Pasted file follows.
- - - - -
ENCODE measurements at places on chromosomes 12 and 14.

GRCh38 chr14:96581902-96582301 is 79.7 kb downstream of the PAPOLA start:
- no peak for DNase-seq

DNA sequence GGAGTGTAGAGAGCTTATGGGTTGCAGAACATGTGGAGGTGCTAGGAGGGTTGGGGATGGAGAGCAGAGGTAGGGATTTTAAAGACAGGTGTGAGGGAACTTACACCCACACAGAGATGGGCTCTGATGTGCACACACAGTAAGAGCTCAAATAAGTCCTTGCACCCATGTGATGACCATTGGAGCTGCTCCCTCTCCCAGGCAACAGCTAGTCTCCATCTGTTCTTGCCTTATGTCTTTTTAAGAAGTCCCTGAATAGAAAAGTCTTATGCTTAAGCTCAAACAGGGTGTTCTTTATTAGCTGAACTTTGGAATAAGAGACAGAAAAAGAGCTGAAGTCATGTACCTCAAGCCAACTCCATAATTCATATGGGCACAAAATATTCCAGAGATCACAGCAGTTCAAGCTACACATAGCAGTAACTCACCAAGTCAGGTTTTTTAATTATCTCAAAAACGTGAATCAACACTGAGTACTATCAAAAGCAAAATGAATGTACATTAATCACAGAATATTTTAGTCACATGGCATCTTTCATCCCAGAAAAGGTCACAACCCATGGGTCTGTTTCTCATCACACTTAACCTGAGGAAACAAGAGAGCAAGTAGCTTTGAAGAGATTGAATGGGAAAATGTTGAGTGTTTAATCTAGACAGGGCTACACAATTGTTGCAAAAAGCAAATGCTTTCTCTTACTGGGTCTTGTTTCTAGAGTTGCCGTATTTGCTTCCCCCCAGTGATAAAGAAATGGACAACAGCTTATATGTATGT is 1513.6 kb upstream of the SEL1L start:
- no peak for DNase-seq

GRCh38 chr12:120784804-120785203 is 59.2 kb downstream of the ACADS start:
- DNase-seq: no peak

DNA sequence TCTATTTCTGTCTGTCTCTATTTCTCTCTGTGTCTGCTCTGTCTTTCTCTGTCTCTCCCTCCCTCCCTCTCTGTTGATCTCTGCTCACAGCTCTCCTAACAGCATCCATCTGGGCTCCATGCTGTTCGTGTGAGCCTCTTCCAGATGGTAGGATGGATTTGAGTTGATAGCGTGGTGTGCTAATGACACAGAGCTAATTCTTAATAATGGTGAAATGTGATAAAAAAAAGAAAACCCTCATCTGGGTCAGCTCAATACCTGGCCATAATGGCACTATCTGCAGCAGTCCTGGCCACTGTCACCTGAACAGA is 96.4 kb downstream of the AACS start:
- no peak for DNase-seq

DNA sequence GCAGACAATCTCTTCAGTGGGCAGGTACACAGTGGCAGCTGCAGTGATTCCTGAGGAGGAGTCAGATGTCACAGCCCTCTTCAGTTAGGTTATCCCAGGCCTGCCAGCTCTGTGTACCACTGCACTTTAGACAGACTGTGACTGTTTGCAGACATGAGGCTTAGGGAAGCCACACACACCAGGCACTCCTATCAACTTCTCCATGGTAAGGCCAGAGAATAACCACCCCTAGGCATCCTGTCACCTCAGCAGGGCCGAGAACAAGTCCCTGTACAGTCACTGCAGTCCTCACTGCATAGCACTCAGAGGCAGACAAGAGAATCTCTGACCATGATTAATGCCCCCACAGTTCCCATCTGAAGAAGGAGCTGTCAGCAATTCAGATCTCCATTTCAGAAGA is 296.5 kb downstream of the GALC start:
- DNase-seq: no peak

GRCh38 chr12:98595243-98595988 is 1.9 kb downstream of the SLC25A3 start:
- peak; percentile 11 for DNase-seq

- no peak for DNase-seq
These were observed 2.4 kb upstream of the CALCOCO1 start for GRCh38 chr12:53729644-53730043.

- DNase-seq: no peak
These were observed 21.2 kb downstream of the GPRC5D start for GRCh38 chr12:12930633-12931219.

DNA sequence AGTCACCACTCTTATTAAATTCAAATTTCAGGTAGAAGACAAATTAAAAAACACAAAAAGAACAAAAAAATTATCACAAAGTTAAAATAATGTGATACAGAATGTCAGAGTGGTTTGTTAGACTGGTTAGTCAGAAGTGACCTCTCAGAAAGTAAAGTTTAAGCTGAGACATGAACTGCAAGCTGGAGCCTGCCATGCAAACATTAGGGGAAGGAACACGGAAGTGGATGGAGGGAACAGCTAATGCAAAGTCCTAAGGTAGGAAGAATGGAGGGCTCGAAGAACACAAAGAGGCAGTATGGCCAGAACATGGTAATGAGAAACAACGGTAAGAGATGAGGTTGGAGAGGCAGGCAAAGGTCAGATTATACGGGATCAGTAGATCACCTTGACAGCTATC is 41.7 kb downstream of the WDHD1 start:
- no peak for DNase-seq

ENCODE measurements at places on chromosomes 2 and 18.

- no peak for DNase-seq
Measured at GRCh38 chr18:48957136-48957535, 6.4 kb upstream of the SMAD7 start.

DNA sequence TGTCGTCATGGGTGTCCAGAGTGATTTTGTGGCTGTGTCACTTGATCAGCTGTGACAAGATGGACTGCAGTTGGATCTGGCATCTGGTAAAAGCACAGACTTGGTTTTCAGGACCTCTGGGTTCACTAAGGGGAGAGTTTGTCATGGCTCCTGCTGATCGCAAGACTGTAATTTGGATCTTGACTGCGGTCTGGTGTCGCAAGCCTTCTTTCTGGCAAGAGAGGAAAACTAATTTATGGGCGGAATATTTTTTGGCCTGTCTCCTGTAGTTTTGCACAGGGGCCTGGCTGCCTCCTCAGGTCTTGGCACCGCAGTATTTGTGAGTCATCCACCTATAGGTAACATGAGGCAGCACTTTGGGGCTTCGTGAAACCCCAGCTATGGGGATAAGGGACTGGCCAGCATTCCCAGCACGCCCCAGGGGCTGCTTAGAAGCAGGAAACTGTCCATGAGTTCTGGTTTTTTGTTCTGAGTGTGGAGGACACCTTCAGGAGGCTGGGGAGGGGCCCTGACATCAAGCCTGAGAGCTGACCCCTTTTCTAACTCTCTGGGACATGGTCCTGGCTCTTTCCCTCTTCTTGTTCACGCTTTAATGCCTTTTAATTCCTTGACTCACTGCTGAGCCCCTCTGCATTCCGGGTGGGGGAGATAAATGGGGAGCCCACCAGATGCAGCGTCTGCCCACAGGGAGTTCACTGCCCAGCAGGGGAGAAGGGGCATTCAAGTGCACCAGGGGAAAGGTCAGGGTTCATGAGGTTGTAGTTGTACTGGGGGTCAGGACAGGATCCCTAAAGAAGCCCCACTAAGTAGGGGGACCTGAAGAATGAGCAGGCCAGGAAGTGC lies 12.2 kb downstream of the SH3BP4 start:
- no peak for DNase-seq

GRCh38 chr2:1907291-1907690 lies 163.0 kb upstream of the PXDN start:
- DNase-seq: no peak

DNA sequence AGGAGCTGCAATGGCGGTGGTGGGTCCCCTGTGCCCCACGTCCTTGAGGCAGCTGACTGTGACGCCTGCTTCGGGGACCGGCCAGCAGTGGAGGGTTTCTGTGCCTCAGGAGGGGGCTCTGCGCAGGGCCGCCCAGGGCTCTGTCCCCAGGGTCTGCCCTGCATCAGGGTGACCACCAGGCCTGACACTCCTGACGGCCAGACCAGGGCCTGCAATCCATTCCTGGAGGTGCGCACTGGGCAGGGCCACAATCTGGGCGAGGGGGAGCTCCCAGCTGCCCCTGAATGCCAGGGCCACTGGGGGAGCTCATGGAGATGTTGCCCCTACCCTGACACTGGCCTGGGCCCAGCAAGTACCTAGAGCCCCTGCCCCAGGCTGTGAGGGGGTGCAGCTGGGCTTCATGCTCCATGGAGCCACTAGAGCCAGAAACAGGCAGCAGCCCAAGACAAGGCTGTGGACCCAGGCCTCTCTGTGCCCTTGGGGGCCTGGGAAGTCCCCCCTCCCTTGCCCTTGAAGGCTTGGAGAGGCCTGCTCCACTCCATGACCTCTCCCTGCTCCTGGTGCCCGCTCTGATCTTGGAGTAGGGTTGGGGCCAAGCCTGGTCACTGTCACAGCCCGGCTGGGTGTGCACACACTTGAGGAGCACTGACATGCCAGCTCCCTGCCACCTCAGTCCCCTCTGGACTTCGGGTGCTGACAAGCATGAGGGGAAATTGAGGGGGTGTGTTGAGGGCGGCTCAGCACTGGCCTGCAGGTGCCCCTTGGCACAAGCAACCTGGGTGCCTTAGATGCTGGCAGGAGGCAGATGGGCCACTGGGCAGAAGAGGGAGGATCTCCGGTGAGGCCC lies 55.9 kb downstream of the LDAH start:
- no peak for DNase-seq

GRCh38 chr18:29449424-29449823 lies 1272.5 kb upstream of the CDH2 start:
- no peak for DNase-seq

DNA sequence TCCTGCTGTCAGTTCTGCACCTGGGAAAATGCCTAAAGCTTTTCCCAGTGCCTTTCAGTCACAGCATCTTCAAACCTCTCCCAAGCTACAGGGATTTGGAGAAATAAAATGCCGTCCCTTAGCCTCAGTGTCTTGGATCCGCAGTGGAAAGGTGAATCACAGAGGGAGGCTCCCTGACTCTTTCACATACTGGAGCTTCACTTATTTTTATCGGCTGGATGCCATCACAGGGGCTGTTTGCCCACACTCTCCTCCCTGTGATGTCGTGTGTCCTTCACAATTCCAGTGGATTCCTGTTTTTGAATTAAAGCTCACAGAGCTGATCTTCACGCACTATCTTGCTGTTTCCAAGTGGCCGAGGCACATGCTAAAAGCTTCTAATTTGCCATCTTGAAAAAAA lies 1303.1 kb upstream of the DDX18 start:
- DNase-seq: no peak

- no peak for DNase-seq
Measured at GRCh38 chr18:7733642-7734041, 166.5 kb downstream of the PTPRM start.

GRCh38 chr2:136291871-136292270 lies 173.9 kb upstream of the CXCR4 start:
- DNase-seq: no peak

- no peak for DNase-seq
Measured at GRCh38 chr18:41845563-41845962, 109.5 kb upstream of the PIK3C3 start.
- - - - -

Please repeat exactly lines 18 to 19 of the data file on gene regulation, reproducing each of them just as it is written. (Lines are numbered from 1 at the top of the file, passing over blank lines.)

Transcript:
DNA sequence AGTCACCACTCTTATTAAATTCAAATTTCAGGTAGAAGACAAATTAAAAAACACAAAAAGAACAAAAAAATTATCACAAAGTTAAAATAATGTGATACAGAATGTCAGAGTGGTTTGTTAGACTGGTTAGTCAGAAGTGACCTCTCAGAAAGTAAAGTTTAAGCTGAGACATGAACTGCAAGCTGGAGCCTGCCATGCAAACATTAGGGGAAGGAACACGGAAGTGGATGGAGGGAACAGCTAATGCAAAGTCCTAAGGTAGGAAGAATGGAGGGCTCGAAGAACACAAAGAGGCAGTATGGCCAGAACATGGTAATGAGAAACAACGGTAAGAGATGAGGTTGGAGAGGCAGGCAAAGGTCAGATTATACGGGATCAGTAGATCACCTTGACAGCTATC is 41.7 kb downstream of the WDHD1 start:
- no peak for DNase-seq